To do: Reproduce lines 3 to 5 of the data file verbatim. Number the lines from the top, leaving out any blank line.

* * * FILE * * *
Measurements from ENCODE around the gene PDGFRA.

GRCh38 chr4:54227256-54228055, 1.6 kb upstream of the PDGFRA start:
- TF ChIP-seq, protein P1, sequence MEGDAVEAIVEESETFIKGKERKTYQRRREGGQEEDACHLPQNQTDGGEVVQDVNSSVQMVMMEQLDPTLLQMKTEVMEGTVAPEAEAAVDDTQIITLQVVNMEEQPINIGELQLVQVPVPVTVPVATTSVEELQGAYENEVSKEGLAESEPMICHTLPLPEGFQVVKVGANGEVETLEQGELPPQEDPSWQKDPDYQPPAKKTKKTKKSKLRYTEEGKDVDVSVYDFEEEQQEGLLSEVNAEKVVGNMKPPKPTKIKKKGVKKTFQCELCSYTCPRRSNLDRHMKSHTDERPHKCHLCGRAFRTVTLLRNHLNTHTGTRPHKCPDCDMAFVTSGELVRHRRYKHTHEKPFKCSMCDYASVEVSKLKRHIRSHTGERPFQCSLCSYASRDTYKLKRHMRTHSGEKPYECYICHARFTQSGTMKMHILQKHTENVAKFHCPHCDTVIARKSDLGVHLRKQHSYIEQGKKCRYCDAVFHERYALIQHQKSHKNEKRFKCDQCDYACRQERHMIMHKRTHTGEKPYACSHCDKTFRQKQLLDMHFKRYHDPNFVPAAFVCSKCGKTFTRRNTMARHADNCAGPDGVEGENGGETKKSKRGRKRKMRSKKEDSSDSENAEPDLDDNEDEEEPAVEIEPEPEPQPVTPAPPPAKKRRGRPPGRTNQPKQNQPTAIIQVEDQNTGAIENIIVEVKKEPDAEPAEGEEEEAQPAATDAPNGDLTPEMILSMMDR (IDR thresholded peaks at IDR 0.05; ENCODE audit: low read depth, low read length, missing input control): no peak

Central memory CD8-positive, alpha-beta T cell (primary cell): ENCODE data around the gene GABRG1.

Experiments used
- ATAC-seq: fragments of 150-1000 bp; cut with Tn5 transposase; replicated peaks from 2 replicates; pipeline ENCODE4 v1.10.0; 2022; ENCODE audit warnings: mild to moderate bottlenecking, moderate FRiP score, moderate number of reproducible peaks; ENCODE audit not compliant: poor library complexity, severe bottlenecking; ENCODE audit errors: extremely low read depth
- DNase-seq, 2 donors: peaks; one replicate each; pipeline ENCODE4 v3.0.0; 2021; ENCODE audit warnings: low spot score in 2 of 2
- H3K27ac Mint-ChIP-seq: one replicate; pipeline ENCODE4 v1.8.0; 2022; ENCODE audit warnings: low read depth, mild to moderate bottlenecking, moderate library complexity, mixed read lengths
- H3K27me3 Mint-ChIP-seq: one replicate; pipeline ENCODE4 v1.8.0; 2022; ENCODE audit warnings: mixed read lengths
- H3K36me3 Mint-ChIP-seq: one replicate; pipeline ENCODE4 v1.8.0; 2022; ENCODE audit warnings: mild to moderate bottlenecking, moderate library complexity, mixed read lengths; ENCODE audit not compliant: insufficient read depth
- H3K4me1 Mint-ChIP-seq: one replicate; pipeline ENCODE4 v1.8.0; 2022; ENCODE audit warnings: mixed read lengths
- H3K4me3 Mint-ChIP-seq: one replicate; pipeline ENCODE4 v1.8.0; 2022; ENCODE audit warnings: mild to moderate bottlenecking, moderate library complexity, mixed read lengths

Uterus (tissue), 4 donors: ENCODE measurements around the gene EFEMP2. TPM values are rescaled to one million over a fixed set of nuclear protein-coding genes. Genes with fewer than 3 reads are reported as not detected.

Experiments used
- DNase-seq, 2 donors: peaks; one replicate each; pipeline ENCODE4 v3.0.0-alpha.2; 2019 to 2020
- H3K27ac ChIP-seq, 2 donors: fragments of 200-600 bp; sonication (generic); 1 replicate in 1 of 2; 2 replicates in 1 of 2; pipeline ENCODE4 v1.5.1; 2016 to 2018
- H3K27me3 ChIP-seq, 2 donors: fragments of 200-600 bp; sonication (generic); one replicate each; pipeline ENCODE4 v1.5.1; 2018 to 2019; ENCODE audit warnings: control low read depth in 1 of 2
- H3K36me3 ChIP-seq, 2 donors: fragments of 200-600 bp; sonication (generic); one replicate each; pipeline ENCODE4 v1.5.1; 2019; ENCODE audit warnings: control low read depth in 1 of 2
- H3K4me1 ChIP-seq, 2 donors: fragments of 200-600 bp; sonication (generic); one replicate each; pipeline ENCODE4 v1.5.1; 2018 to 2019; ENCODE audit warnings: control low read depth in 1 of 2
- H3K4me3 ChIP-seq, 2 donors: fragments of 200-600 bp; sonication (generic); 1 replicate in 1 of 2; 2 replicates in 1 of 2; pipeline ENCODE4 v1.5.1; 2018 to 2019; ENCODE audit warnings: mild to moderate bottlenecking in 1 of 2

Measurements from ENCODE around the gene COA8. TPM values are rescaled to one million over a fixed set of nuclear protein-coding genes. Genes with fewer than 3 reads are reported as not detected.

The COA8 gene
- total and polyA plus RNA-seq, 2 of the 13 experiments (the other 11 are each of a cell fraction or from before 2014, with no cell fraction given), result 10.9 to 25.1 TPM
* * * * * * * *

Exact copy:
- TF ChIP-seq, protein P1, sequence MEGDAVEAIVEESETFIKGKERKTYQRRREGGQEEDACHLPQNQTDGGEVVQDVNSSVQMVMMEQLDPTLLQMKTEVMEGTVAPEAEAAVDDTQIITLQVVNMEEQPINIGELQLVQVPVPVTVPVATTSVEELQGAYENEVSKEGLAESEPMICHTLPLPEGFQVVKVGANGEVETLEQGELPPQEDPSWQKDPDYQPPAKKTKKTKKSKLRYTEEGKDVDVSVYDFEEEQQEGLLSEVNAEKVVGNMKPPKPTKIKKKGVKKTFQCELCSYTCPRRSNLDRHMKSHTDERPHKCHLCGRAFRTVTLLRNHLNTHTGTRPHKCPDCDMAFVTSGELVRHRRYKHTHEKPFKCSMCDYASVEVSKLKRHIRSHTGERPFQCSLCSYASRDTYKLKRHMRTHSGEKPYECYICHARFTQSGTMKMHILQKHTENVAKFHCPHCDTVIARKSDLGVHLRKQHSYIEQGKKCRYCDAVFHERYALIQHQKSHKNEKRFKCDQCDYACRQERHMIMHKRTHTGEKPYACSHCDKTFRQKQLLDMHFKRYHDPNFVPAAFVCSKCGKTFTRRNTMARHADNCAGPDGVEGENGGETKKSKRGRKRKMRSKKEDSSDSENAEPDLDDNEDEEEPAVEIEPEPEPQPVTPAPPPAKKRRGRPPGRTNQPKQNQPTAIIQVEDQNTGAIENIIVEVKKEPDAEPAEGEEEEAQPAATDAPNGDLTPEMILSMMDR (IDR thresholded peaks at IDR 0.05; ENCODE audit: low read depth, low read length, missing input control): no peak

Central memory CD8-positive, alpha-beta T cell (primary cell): ENCODE data around the gene GABRG1.

Experiments used